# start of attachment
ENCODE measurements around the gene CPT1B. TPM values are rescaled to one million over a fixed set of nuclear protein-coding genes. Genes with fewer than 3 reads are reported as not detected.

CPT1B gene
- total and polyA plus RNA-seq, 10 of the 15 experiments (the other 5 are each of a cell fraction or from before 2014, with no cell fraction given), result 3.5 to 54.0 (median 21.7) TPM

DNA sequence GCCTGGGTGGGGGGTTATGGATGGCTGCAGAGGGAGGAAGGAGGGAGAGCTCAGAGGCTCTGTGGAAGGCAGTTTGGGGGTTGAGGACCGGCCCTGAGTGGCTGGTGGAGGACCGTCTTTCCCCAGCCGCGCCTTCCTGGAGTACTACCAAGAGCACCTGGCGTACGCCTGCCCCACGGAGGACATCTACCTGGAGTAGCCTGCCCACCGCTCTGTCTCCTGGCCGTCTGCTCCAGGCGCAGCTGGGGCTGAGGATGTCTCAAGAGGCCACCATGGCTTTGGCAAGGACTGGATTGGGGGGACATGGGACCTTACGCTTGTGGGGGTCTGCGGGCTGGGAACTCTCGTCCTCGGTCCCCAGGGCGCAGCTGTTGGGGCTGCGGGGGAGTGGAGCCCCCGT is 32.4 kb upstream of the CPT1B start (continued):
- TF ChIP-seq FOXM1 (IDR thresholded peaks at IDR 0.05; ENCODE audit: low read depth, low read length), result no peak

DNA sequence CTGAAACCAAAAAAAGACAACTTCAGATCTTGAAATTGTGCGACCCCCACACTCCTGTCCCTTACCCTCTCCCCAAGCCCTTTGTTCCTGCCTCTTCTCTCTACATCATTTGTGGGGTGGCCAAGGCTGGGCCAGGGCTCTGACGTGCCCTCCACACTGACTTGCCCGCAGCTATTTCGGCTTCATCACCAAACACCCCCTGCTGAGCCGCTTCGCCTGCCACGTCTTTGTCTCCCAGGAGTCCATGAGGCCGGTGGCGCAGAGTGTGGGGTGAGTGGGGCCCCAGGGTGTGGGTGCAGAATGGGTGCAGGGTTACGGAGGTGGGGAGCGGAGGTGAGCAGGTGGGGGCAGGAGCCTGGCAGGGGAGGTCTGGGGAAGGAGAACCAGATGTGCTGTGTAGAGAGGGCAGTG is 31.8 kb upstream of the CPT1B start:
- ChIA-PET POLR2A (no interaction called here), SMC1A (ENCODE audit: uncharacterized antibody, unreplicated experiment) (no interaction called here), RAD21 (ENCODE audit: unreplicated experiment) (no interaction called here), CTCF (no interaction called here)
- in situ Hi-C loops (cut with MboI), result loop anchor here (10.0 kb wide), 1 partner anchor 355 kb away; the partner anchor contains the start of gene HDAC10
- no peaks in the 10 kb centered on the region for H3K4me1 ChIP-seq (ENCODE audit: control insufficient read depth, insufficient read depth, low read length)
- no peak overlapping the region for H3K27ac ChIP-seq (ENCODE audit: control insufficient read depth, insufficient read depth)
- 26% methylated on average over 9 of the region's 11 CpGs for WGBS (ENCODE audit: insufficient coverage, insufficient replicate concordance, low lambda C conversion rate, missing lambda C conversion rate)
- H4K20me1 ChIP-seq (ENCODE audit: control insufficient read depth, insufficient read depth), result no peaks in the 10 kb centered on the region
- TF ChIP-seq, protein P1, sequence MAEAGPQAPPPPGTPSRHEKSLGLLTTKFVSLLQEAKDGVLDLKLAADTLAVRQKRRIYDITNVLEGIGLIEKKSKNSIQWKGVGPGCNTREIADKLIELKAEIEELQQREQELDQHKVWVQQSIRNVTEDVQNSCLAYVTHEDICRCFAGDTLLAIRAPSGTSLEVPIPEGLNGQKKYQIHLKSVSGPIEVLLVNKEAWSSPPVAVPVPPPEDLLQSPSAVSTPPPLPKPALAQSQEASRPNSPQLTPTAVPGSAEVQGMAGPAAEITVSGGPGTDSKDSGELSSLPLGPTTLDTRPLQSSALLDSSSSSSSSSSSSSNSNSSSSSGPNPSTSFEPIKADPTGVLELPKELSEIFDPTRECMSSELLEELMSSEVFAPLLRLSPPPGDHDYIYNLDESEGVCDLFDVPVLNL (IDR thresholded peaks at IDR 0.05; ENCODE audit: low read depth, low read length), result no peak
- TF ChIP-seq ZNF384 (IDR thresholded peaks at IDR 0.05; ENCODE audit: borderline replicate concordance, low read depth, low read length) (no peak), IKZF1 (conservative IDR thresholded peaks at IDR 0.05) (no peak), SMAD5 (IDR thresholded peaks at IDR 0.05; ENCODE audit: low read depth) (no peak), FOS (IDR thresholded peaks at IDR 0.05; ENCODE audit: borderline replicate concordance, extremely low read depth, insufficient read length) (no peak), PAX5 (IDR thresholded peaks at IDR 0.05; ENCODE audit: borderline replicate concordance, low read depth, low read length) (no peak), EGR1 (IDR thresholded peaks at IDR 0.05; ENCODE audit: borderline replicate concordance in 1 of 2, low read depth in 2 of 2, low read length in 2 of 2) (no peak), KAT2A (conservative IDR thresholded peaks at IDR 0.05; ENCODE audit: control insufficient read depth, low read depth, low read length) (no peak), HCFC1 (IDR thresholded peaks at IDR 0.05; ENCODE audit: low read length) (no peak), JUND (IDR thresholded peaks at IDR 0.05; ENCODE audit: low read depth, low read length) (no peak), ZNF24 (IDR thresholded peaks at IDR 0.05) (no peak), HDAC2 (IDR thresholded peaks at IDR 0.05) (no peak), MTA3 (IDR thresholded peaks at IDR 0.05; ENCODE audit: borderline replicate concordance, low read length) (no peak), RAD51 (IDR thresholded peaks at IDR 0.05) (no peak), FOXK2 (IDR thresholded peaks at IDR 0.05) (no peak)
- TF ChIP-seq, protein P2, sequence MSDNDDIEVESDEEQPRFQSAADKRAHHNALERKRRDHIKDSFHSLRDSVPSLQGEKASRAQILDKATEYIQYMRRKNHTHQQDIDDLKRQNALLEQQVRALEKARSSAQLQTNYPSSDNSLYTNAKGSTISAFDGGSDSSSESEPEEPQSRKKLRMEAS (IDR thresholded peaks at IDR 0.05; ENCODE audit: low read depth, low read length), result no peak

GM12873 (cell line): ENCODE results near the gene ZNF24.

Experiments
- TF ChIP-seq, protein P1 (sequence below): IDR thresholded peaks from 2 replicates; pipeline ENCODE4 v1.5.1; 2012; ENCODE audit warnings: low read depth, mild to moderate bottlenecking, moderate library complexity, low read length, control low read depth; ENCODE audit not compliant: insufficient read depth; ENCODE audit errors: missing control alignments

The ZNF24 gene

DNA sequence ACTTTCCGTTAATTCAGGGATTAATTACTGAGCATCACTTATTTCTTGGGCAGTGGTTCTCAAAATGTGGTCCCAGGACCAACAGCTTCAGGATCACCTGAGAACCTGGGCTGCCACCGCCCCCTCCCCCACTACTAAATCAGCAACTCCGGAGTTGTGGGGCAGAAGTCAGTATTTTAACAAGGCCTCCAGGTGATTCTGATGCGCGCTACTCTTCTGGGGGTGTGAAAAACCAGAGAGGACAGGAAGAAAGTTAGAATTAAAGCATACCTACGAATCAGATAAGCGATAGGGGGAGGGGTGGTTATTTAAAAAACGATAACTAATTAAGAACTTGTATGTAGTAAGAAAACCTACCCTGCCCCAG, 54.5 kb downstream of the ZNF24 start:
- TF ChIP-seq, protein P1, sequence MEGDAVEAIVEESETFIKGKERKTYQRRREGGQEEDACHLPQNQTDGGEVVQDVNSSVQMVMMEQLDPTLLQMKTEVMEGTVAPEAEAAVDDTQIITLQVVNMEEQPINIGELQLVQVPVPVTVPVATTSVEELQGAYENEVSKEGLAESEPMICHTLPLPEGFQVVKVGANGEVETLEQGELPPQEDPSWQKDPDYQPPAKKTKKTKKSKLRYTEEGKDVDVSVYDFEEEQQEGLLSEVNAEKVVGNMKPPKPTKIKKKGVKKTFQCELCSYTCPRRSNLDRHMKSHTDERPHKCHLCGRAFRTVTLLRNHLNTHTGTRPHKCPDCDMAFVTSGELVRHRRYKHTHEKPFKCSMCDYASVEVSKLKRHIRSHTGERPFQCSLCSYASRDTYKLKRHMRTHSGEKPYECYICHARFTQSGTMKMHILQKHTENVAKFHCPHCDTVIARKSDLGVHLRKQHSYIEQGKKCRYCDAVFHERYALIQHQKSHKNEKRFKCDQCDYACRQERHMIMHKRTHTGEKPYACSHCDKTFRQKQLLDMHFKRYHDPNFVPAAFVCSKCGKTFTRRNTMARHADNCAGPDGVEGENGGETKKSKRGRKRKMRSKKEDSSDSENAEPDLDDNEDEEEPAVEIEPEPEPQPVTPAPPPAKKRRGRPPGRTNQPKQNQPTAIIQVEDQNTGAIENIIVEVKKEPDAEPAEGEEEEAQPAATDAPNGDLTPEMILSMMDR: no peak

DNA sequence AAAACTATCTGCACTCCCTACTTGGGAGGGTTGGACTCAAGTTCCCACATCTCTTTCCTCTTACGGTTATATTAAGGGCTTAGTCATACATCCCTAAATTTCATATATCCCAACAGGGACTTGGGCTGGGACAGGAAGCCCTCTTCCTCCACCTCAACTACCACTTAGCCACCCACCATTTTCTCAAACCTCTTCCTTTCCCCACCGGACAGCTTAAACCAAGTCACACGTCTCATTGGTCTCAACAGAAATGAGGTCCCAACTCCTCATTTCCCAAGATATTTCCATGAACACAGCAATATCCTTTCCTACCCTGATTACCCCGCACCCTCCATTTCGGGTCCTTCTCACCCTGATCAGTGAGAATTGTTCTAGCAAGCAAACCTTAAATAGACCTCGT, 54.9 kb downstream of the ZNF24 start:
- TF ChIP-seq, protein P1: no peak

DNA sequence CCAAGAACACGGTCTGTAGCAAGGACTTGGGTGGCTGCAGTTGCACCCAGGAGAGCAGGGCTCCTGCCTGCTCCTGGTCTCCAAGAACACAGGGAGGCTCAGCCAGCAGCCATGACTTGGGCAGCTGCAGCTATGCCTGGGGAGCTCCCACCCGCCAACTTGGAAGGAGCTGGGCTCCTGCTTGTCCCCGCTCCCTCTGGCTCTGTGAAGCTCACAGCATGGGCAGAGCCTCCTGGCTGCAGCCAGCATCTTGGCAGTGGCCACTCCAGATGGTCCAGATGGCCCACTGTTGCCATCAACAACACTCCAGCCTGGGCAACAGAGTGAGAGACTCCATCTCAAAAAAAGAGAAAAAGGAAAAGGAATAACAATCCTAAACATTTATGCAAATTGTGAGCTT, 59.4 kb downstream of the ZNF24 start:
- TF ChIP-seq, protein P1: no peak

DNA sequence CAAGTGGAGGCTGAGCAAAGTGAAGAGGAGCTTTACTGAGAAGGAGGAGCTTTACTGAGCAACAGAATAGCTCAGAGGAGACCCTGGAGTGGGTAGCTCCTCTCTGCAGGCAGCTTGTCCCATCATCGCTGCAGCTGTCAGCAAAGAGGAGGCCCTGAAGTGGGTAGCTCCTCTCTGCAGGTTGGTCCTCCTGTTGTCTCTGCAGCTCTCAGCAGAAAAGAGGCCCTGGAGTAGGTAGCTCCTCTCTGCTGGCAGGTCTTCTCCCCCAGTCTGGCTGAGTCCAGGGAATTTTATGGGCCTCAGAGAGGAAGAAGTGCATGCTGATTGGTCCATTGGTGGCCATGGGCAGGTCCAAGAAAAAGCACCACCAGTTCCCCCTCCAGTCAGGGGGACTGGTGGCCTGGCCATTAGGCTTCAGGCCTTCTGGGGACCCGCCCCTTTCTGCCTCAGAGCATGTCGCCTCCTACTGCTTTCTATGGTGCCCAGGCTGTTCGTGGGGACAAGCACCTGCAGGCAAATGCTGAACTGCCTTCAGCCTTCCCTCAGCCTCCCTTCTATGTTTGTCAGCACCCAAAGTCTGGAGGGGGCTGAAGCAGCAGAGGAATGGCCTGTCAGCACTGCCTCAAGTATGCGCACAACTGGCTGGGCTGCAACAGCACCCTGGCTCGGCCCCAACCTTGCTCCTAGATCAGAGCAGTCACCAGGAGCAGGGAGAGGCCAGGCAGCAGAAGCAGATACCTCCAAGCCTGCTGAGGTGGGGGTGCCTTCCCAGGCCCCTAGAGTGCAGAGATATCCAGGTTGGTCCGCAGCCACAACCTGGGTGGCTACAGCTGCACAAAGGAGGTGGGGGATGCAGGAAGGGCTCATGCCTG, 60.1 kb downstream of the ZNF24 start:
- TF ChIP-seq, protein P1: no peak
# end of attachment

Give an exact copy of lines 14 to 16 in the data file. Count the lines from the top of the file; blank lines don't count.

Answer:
- TF ChIP-seq ZNF384 (IDR thresholded peaks at IDR 0.05; ENCODE audit: borderline replicate concordance, low read depth, low read length) (no peak), IKZF1 (conservative IDR thresholded peaks at IDR 0.05) (no peak), SMAD5 (IDR thresholded peaks at IDR 0.05; ENCODE audit: low read depth) (no peak), FOS (IDR thresholded peaks at IDR 0.05; ENCODE audit: borderline replicate concordance, extremely low read depth, insufficient read length) (no peak), PAX5 (IDR thresholded peaks at IDR 0.05; ENCODE audit: borderline replicate concordance, low read depth, low read length) (no peak), EGR1 (IDR thresholded peaks at IDR 0.05; ENCODE audit: borderline replicate concordance in 1 of 2, low read depth in 2 of 2, low read length in 2 of 2) (no peak), KAT2A (conservative IDR thresholded peaks at IDR 0.05; ENCODE audit: control insufficient read depth, low read depth, low read length) (no peak), HCFC1 (IDR thresholded peaks at IDR 0.05; ENCODE audit: low read length) (no peak), JUND (IDR thresholded peaks at IDR 0.05; ENCODE audit: low read depth, low read length) (no peak), ZNF24 (IDR thresholded peaks at IDR 0.05) (no peak), HDAC2 (IDR thresholded peaks at IDR 0.05) (no peak), MTA3 (IDR thresholded peaks at IDR 0.05; ENCODE audit: borderline replicate concordance, low read length) (no peak), RAD51 (IDR thresholded peaks at IDR 0.05) (no peak), FOXK2 (IDR thresholded peaks at IDR 0.05) (no peak)
- TF ChIP-seq, protein P2, sequence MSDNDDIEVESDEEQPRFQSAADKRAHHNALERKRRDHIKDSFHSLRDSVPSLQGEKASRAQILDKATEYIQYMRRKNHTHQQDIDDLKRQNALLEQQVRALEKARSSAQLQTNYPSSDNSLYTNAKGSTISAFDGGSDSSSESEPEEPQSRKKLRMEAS (IDR thresholded peaks at IDR 0.05; ENCODE audit: low read depth, low read length), result no peak

GM12873 (cell line): ENCODE results near the gene ZNF24.